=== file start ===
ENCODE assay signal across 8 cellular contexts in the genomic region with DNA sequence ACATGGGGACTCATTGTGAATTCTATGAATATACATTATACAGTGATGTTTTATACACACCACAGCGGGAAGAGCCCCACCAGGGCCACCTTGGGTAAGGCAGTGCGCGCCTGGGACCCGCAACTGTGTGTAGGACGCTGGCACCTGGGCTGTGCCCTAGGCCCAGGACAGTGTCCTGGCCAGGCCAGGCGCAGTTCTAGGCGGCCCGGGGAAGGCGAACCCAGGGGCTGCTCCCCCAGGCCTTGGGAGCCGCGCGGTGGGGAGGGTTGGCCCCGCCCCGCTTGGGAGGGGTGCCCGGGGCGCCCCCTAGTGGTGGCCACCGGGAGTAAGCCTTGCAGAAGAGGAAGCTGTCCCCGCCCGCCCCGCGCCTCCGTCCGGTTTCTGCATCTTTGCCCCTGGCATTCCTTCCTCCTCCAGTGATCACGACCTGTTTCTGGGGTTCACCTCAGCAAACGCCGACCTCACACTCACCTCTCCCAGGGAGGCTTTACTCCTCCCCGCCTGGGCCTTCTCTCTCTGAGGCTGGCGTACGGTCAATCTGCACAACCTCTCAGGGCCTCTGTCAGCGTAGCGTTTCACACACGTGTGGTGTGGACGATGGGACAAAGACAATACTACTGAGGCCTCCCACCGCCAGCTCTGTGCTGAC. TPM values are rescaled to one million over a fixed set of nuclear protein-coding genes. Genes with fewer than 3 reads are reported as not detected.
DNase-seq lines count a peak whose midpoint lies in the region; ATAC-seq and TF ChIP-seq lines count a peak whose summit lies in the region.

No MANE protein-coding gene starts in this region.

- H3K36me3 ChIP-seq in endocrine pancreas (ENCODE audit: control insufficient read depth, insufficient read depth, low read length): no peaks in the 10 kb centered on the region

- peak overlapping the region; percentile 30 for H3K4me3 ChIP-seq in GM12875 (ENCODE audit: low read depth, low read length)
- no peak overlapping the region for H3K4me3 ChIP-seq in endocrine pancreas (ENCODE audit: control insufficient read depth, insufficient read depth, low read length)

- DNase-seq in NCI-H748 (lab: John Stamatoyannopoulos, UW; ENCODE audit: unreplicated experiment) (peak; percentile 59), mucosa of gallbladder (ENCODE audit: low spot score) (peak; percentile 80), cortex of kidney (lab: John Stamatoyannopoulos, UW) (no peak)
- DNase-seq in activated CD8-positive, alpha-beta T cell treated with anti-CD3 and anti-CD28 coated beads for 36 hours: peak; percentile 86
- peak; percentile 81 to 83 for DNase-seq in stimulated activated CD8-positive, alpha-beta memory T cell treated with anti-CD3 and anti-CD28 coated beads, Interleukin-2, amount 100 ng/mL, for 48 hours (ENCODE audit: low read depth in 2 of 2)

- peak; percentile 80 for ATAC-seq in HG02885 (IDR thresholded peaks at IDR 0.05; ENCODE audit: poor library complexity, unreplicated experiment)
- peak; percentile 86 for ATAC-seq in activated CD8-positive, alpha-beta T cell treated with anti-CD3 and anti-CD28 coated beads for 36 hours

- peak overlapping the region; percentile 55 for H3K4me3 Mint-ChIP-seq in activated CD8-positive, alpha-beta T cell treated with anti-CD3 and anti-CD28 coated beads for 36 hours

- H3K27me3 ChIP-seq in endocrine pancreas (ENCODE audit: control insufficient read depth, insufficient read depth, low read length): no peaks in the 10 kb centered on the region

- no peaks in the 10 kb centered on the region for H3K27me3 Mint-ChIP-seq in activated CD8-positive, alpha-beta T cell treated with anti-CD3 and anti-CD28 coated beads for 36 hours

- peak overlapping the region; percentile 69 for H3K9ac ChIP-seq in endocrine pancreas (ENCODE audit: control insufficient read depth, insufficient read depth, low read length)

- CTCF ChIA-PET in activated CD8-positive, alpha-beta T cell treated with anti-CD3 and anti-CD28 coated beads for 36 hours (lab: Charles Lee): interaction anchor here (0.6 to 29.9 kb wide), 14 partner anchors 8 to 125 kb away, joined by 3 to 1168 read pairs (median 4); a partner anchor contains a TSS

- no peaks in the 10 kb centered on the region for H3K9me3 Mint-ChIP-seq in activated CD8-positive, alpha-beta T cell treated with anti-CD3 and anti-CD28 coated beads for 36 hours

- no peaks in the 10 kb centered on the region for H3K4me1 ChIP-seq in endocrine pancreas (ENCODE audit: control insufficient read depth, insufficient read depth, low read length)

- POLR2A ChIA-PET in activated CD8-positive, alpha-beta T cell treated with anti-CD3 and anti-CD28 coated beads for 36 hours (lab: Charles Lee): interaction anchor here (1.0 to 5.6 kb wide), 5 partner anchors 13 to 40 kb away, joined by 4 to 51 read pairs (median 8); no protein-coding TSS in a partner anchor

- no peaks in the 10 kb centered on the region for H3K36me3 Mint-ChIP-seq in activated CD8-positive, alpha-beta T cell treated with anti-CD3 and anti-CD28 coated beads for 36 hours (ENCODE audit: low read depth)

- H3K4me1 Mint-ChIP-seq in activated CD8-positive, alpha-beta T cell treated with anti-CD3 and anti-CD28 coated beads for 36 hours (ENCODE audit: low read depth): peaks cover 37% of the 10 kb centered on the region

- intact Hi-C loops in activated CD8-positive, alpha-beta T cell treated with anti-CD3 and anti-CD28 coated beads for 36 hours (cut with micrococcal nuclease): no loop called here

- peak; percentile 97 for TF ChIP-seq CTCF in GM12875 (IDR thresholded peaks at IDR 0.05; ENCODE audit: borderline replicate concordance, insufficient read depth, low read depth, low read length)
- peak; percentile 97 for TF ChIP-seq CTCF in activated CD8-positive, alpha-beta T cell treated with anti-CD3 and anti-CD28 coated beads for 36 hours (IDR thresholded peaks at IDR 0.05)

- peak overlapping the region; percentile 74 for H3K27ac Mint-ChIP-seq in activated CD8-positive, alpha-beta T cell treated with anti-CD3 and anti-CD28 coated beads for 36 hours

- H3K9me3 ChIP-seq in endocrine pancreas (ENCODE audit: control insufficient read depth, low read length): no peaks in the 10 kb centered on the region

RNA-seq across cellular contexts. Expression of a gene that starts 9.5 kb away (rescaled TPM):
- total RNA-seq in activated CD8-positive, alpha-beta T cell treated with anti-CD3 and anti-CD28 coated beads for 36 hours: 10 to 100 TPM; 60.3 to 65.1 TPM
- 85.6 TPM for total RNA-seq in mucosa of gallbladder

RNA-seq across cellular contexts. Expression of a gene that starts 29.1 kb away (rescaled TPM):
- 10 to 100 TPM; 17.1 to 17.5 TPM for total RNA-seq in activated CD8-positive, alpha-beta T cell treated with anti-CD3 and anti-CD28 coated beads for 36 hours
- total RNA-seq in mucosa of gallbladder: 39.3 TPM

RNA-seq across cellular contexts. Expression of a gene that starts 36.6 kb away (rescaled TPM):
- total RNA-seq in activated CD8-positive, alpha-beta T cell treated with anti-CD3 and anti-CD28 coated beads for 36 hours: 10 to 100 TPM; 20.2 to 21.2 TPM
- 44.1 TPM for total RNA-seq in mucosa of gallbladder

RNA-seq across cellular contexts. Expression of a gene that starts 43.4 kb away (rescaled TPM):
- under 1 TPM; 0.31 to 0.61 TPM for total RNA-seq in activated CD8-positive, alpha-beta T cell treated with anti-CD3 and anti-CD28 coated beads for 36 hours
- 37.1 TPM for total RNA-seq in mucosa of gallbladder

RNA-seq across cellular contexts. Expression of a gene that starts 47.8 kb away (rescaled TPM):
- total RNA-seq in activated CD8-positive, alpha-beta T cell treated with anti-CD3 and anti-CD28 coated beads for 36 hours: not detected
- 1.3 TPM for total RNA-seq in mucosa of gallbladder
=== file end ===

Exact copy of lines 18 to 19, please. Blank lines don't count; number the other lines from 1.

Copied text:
- no peaks in the 10 kb centered on the region for H3K4me1 ChIP-seq in endocrine pancreas (ENCODE audit: control insufficient read depth, insufficient read depth, low read length)

- POLR2A ChIA-PET in activated CD8-positive, alpha-beta T cell treated with anti-CD3 and anti-CD28 coated beads for 36 hours (lab: Charles Lee): interaction anchor here (1.0 to 5.6 kb wide), 5 partner anchors 13 to 40 kb away, joined by 4 to 51 read pairs (median 8); no protein-coding TSS in a partner anchor